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A recent decision by the Commissioner of Education on a fine point of law involving personnel contracts could have wide ramifications for school districts statewide.

Joyce Woods worked as a counselor in the Houston ISD during the 2009-2010 school year. Upon being informed by the district that her next job would be as a teacher earning substantially less money, she filed a grievance.

Mark Tilley, a lawyer employed by the Texas Association of School Boards (TASB), helped walk me through what happened next. “Employees are always encouraged to discuss concerns and complaints informally with their supervisors,” he said. “[B]ut if informal conferences have not resulted in the outcome that an employee desires, he or she may file a formal grievance following the procedures in policy DGBA.”

Policy DGBA sets out a district’s policy on personnel grievances. In Ms. Woods’ case, the local DGBA policy for Houston ISD explicitly stated that “if at any level of the dispute resolution process the employee is granted the relief he or she has requested, the dispute shall be deemed resolved.”

Traditionally, a district’s DGBA represents a blueprint for handling personnel issues; it is not in and of itself a contract, nor has it historically been viewed as part of an employee’s contract.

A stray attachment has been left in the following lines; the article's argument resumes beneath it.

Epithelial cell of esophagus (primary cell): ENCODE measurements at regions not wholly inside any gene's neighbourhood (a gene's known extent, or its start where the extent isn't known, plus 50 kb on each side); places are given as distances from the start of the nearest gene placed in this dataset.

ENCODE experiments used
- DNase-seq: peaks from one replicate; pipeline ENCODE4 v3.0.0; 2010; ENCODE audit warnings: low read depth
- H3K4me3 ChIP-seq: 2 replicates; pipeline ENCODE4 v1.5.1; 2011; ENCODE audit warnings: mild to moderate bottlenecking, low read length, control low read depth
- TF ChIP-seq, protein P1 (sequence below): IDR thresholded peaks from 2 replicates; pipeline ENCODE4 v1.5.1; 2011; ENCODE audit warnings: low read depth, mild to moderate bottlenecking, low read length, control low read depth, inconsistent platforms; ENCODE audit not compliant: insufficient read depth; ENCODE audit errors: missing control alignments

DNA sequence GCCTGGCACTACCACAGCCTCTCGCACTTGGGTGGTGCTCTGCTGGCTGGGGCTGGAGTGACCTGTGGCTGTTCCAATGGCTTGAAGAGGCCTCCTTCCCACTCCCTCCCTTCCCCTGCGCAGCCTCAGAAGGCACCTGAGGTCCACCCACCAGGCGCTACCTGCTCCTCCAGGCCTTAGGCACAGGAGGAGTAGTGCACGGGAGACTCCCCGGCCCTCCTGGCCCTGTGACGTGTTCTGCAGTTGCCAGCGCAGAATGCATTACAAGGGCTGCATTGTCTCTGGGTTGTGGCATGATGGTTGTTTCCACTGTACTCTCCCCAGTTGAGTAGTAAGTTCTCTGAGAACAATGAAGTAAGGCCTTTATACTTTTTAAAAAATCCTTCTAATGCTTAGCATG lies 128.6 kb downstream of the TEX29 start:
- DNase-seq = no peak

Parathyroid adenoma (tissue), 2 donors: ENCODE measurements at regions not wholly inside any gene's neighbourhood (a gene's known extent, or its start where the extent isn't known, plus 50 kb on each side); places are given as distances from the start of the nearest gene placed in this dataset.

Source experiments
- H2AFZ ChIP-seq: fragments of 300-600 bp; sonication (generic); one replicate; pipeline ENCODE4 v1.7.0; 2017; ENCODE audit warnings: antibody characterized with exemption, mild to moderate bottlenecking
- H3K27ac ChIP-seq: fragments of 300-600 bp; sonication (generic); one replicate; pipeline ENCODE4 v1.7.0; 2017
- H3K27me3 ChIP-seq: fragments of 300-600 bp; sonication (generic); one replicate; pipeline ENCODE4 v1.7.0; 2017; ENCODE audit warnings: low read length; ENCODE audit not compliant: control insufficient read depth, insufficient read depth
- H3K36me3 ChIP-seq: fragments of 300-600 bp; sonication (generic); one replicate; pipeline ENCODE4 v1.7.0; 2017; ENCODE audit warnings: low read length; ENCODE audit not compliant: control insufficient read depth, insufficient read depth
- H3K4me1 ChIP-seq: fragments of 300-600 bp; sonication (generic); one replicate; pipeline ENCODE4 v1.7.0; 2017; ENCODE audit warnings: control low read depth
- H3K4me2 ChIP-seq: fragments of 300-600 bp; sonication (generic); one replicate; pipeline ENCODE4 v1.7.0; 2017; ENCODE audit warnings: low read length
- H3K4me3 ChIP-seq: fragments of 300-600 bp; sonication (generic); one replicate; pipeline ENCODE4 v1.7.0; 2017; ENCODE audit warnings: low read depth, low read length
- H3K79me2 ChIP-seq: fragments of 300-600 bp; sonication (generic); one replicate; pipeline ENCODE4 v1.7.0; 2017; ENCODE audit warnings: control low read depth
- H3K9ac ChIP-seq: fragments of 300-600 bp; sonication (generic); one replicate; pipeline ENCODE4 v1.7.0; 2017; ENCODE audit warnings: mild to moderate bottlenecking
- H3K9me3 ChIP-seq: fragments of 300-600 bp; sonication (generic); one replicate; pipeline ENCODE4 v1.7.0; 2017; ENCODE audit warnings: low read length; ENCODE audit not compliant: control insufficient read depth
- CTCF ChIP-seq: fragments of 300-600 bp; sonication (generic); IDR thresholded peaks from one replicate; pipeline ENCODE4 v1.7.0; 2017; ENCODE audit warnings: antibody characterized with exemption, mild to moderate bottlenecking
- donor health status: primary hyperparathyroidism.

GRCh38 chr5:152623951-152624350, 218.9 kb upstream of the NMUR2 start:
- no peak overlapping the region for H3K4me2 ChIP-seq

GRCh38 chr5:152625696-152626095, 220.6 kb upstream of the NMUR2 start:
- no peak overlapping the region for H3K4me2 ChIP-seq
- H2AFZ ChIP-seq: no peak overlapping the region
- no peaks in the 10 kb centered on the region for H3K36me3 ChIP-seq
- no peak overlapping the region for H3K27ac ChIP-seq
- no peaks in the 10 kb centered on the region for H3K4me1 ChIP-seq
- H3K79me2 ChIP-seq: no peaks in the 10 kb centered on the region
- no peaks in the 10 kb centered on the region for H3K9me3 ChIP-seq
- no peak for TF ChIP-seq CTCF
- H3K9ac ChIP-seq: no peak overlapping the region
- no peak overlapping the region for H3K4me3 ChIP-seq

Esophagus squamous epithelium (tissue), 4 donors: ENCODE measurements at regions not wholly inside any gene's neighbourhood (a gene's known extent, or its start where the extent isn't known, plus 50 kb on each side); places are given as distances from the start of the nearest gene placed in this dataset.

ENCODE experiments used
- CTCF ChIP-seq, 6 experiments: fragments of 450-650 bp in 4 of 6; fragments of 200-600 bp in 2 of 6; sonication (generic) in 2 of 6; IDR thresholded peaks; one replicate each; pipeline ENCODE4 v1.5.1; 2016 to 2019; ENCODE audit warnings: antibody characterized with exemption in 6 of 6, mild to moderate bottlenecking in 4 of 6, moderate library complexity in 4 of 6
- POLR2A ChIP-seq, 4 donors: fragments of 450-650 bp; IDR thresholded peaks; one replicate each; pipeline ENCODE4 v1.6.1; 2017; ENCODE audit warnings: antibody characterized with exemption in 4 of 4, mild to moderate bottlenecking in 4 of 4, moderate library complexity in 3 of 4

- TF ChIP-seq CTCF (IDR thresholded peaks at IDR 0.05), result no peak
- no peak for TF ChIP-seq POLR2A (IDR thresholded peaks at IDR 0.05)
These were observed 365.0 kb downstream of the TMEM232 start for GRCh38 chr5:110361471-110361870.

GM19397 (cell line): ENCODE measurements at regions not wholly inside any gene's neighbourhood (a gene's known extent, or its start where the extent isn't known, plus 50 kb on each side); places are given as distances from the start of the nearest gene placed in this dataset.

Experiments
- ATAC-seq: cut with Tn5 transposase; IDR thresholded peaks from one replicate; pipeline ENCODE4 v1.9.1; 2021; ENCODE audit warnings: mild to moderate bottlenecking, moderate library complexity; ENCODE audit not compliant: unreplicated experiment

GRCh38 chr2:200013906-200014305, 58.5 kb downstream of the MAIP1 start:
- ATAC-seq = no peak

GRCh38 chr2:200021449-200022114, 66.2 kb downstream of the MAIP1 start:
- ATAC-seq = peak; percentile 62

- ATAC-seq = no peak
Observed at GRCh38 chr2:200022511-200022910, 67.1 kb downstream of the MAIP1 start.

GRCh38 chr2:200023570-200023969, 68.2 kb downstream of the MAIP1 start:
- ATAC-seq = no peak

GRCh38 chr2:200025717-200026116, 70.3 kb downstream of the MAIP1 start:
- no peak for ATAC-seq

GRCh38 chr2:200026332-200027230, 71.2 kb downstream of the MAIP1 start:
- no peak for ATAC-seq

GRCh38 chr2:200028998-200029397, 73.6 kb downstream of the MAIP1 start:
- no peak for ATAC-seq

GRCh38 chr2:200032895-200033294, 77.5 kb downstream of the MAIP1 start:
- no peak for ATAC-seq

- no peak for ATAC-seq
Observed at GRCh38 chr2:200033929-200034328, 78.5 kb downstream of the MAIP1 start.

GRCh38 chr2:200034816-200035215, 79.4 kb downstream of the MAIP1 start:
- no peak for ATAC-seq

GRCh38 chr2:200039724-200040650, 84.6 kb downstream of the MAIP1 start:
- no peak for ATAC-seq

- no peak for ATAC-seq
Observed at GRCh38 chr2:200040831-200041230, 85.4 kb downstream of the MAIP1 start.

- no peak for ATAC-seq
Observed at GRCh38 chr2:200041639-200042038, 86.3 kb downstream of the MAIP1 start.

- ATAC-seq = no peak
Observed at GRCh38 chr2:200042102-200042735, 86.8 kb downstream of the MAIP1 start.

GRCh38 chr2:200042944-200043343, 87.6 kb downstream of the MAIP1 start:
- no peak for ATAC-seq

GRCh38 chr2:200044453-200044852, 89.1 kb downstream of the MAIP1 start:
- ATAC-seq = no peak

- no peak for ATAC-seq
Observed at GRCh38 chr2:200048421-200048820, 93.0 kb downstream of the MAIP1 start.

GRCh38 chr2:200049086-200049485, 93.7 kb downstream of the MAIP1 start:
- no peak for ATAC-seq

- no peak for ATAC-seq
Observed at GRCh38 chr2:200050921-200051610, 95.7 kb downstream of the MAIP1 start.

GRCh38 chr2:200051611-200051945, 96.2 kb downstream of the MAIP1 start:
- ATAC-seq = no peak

Though her grievance was dismissed at Level I, it was granted at Level II by an independent hearing examiner. When the superintendent rejected the hearing examiner’s decision, Woods filed another grievance that was subsequently dismissed by the school board. Finally, she appealed the board’s decision to the Commissioner of Education, and won.

Significantly, the commissioner ruled that the DGBA policy was incorporated into Woods’ employment contract largely on the basis that it is “closely linked to the employment relationship.”  Accordingly, the last word in the counselor’s case should have been that of the independent hearing examiner, at Level II, who granted her the relief she had requested.

While Ms. Woods stands to get back pay, the good people of TASB are sifting through the implications of the Commissioner’s decision. “Other policies from the ‘D Section’ of the policy manual, which relates to personnel, would likely be considered closely linked with the employment relationship,” said Tilley. “For example, policy DEC related to leaves and absences and policy DH related to employee standards of conduct.”

The son of a retired school superintendent, Tilley is quick to remind me that his group is not trying to step on any local toes. “It is important to note that while TASB Policy Service creates ‘model policies,’ school districts are free to make changes to those policies.” For instance, he observed that the policy at issue in Woods v. Houston ISD was unique to that school district. However, he said, “[part] of TASB Legal Services’ mission is to provide training for board members, administrators and school attorneys, so talking about this case and what policies could be considered incorporated into an employee’s contract and therefore potentially under the Commissioner’s jurisdiction on appeal will be an important training topic.”

Look for further updates about this case.  The school district has filed a motion asking the Commissioner to withdraw this opinion, asserting that the case was actually settled before the decision was issued.  So stay tuned for further updates about this case.

There’s much more to read about Woods v. Houston ISD in the March issue of Texas School Administrators’ Legal Digest.

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